In-house trading and shipping organization established, internationalization of he group
The in-house trading and shipping network is initially geared to the locations of the ore mines acquired and their shipping routes:
To allow iron ore to be transported at low cost via the River Rhine to meet the rising requirements of the Hamborn and Meiderich blast furnace plants, the first step in 1903-1905 is to build the Schwelgern port to supplement the existing Alsum works port. After the Schwelgern port goes into operation, in 1906 Thyssen founds Transportkontor Vulkan GmbH, [Duisburg-]Bruckhausen, with a branch in Rotterdam, in particular to ship ore arriving in Rotterdam up the Rhine.
1910 sees the establishment of N. V. Handels- en Transport Maatschappij Vulcaan, Rotterdam, an ocean shipping company aimed at making the Thyssen group independent of the international freight market.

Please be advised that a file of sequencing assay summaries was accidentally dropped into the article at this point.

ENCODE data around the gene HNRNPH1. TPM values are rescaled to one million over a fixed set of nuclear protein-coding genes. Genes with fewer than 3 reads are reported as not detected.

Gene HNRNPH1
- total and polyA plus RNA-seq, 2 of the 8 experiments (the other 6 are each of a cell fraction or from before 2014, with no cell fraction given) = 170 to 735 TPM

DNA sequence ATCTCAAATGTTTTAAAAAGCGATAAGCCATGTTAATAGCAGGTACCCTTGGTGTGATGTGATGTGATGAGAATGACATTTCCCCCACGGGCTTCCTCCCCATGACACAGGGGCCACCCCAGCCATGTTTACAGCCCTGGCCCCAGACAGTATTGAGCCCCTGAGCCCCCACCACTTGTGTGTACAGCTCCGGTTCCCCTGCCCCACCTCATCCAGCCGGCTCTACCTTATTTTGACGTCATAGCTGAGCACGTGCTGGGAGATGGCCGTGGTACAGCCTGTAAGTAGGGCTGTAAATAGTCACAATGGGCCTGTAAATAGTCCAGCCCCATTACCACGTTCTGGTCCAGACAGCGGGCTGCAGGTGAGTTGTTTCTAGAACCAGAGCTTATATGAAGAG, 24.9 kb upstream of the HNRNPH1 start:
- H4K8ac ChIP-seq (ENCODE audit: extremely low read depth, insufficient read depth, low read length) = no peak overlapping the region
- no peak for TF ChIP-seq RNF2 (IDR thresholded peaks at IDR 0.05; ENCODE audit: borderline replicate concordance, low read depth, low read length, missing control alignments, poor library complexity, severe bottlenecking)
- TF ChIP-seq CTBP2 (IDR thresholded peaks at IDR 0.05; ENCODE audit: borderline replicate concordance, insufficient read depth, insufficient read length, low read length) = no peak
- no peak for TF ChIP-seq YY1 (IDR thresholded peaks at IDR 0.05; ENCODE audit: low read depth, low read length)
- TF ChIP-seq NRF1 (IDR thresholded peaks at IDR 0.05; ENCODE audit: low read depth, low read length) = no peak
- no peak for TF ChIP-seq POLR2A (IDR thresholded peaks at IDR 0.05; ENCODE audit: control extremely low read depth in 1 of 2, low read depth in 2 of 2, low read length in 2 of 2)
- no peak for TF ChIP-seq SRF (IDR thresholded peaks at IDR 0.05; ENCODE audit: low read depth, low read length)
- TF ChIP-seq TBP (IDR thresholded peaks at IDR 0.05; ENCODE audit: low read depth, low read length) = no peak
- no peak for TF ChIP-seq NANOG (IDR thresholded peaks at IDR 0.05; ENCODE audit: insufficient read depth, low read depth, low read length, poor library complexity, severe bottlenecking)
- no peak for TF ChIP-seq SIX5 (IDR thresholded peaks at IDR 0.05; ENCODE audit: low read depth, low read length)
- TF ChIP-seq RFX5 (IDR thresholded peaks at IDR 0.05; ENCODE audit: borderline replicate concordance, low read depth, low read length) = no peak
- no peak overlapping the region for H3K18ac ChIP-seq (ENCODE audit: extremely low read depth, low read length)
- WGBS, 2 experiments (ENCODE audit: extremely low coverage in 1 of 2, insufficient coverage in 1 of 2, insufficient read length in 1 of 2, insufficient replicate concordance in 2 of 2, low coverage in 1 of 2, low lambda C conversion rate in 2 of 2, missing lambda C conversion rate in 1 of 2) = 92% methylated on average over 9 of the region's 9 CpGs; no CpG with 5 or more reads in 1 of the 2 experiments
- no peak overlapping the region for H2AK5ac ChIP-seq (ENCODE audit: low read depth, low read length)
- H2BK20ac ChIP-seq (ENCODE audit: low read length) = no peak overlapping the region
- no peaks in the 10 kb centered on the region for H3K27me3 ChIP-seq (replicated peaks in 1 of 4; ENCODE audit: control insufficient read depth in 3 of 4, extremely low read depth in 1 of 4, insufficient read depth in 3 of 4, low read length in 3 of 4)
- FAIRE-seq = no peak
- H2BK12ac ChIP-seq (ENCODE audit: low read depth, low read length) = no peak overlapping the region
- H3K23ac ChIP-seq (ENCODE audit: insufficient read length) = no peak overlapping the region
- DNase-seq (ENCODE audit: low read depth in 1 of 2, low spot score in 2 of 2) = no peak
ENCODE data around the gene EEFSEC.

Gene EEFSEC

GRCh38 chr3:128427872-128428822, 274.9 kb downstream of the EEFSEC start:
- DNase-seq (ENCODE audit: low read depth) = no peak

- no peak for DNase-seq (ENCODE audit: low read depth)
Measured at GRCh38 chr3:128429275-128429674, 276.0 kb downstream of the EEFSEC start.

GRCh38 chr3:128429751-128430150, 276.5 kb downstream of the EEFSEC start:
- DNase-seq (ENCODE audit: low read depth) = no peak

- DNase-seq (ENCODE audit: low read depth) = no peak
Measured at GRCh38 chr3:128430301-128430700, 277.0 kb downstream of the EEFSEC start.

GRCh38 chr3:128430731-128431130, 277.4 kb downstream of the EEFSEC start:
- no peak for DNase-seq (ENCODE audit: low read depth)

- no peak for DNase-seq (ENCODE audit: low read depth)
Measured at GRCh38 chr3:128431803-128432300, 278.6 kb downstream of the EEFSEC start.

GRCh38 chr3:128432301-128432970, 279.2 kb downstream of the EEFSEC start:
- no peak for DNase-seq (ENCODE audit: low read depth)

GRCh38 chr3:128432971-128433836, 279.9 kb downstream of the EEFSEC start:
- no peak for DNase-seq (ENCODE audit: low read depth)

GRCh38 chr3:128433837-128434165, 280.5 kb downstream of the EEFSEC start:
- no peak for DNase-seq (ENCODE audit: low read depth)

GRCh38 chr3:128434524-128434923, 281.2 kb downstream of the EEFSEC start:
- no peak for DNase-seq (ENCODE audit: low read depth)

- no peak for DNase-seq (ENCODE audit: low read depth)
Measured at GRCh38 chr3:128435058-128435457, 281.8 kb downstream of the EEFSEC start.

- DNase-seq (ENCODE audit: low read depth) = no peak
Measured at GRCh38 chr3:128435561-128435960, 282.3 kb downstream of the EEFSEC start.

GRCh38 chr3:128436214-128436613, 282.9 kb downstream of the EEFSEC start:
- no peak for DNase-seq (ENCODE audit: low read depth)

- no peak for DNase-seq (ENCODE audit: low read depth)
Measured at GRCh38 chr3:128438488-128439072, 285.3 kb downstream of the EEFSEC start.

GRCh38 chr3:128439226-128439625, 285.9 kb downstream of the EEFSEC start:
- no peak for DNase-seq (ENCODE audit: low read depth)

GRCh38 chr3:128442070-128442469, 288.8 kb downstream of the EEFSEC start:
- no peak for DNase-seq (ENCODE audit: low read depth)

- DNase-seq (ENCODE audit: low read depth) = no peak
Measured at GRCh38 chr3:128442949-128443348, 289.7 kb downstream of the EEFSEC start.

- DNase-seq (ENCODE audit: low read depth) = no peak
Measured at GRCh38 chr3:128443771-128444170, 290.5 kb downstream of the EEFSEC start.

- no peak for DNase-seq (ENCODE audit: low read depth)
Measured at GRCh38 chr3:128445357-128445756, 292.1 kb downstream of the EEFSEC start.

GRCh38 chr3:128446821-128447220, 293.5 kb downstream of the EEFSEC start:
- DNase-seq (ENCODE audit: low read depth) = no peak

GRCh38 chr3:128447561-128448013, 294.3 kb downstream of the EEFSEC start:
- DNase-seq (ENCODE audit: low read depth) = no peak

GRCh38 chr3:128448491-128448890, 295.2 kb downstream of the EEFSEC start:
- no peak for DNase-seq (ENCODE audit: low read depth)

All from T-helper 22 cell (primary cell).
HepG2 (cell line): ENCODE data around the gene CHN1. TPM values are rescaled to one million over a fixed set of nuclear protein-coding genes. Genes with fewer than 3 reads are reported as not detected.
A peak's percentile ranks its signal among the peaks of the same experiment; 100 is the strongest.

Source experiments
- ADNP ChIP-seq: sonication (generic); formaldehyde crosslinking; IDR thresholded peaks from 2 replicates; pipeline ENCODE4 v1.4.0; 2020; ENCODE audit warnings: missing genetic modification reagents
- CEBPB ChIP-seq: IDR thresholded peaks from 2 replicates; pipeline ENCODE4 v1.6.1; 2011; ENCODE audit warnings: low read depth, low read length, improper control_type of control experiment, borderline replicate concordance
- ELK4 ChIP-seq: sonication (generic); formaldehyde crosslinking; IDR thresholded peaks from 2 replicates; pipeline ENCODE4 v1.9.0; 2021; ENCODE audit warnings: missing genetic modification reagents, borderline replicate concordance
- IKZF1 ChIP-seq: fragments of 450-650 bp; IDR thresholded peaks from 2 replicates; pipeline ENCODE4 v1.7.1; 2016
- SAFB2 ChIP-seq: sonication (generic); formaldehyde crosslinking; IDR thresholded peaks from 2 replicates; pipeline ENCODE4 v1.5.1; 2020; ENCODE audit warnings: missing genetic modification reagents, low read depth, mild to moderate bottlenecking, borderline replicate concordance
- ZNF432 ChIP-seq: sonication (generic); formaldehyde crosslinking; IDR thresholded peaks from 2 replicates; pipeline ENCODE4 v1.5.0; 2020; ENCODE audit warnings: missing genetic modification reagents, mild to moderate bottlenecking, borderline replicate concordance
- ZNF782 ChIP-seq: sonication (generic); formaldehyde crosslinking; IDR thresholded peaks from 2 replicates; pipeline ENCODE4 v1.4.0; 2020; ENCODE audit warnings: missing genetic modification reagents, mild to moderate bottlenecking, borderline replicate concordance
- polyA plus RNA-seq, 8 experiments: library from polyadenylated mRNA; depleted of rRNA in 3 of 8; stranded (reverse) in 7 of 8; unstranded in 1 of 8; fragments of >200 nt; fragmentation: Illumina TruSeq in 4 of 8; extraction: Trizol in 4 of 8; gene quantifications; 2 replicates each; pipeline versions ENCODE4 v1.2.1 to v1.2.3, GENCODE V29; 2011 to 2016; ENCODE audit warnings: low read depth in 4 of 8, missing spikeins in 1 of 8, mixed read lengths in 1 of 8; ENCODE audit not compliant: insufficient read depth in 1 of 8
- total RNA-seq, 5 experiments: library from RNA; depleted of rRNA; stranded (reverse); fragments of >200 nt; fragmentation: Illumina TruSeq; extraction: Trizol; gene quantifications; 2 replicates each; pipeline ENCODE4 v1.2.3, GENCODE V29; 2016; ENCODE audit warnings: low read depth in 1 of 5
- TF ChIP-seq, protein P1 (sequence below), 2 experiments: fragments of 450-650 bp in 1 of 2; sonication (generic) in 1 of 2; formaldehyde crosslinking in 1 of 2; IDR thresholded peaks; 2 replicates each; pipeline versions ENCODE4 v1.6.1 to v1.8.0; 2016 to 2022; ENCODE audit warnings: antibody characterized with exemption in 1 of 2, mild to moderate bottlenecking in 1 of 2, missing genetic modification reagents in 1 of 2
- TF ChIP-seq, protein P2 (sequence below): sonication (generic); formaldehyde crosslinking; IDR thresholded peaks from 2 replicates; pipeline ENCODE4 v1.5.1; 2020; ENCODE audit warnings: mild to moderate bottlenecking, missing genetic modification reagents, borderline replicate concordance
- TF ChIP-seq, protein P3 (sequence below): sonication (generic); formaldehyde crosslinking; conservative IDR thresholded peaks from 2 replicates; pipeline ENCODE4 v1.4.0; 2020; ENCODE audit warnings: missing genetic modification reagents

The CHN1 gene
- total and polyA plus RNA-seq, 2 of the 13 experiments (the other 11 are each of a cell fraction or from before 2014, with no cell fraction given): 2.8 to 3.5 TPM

From 1912 a number of company-owned branch establishments are set up in the Mediterranean area. Freighters can bunker coal there en route to the Russian or Indian ore mines, and can also deliver bunker coal or freight for third parties. This provides the vessels with freight from Rotterdam or Newcastle for at least part of their journey, helping reduce operating costs. In-house branches are established in Algiers, Port Said, Suez, Oran, Naples, Bona, Bizerte, Tangier and Genoa. In 1913 Thyssen turns its attention to Latin America, founding Deutsch-überseeische Handelsgesellschaft (German Overseas Trading Company) in [Duisburg-]Hamborn with a branch in Buenos Aires. Thyssen's own ships transport ironware to Argentina and return to Europe carrying grain.